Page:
One of the disadvantages of robots is the fact that they are not good at learning by doing. Although you can fit a lot of information into the brain of a robot, you cannot expect it to teach itself a new motor task such as unscrewing a bottle of water or stacking blocks.
But this is now possible thanks to the researchers at the University of Berkeley which have developed a new algorithm that enables robots to learn and perform tasks using the trial and error method. Using trial and error the robot is able to learn how to perform tasks just like humans. This invention could lead to the creation of home service robots which could take care of tedious household chores which people would rather not do such as folding laundry, screwing in light bulbs and plunging toilets.
The name of the robot is BRETT, which stands for Berkeley Robot for the Elimination of Tedious Tasks. It is based on a promising form of artificial intelligence known as deep structured learning which creates neutral nests. In neutral nests the layers of manufactured neurons can process overlapping sensory data. This allows BRETT to recognize patterns and classify the received information.
Traditional robots are pre-programmed in order to deal with a series of scenarios, but this works well only in controlled situations such as medical facilities or laboratories. In order to become more integrated into people’s daily lives robots need to learn to adapt to the unknown. The algorithm used in BRETT requires a smaller amount of pre-programming and can function outside controlled environments. The human-like neutral circuitry on which the robot is based comes into action when the robot perceives or interacts with anything which surrounds it. The algorithm was developed by a team led by Professor Pieter Abbeel from the electrical engineering and computer sciences department. The Professor said:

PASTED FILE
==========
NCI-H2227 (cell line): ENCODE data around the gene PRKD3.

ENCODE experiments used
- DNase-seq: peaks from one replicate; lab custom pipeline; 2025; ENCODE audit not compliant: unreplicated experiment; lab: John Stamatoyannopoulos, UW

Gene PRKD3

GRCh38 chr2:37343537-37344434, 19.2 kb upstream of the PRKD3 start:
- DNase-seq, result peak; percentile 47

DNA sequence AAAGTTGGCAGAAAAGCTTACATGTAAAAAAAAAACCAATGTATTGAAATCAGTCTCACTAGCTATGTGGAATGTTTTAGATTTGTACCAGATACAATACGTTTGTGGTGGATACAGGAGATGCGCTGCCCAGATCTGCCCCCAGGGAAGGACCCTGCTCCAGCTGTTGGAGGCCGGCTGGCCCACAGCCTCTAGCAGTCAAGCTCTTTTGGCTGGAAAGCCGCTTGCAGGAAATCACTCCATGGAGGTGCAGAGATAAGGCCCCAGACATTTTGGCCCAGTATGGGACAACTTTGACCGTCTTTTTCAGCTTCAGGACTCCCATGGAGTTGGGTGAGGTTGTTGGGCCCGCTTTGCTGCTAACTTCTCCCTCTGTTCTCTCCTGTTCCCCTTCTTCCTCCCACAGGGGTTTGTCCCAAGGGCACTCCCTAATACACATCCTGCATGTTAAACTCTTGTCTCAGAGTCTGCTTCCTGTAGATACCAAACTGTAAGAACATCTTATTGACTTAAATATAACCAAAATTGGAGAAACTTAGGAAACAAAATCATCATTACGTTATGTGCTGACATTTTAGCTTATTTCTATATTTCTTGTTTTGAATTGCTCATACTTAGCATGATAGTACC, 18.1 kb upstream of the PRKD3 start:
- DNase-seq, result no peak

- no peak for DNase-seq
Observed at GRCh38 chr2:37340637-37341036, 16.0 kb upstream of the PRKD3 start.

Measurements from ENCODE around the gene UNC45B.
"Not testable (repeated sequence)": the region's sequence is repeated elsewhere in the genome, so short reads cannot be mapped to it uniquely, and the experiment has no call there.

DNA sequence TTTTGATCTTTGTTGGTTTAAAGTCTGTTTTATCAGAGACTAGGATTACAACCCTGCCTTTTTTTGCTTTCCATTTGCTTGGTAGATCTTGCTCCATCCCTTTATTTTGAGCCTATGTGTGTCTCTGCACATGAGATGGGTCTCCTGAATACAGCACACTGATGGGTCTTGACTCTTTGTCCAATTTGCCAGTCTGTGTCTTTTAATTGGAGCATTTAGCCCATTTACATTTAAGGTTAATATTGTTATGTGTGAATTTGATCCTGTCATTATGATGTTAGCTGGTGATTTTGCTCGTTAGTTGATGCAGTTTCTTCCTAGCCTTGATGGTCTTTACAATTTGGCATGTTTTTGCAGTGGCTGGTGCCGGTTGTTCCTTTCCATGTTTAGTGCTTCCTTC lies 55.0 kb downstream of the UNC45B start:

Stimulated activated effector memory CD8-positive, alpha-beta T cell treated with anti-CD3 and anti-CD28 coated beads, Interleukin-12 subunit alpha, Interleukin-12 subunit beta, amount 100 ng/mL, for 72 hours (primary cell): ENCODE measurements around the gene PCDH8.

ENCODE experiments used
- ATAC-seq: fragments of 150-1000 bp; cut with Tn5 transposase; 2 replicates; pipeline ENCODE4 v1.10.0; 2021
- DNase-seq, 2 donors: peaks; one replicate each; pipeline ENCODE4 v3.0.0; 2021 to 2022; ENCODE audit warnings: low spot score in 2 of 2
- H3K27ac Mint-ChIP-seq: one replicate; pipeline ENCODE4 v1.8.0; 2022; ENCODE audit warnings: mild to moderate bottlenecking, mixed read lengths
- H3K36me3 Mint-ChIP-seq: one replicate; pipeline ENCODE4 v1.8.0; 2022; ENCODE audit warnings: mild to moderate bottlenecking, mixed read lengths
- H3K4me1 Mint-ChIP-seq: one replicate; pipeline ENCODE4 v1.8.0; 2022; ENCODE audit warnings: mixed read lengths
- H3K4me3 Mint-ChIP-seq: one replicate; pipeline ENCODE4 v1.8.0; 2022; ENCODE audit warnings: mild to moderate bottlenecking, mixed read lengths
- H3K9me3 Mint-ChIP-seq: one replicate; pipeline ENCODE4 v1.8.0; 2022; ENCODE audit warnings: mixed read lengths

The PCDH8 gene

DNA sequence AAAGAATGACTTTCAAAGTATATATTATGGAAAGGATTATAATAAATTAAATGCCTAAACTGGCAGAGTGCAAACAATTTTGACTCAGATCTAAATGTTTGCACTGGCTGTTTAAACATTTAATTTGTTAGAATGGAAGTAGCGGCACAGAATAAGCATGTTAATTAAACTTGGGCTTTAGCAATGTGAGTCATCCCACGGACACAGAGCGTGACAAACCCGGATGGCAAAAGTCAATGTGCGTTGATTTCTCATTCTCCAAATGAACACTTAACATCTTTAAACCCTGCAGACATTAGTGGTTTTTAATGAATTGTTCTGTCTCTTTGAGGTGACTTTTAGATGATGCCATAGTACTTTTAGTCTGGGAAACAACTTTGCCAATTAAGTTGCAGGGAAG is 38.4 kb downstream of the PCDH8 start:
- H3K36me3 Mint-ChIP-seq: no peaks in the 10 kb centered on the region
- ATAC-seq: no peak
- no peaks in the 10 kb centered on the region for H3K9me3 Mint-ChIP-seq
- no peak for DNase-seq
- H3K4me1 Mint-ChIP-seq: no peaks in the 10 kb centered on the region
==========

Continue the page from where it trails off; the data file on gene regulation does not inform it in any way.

“The key is that when a robot is faced with something new, we won’t have to reprogram it. The exact same software, which encodes how the robot can learn, was used to allow the robot to learn all the different tasks we gave it.”
To prove that this method works the researchers required the robot to complete various tasks such as screwing a cap on a bottle of water, assembling a toy plane and putting a clothes hanger on a rack. And this was possible even though the robot had not received any particular details about the surroundings.
This algorithm is already used in iPhone’s Siri, the voice recognition software. However to apply it to motor tasks was a real challenge.
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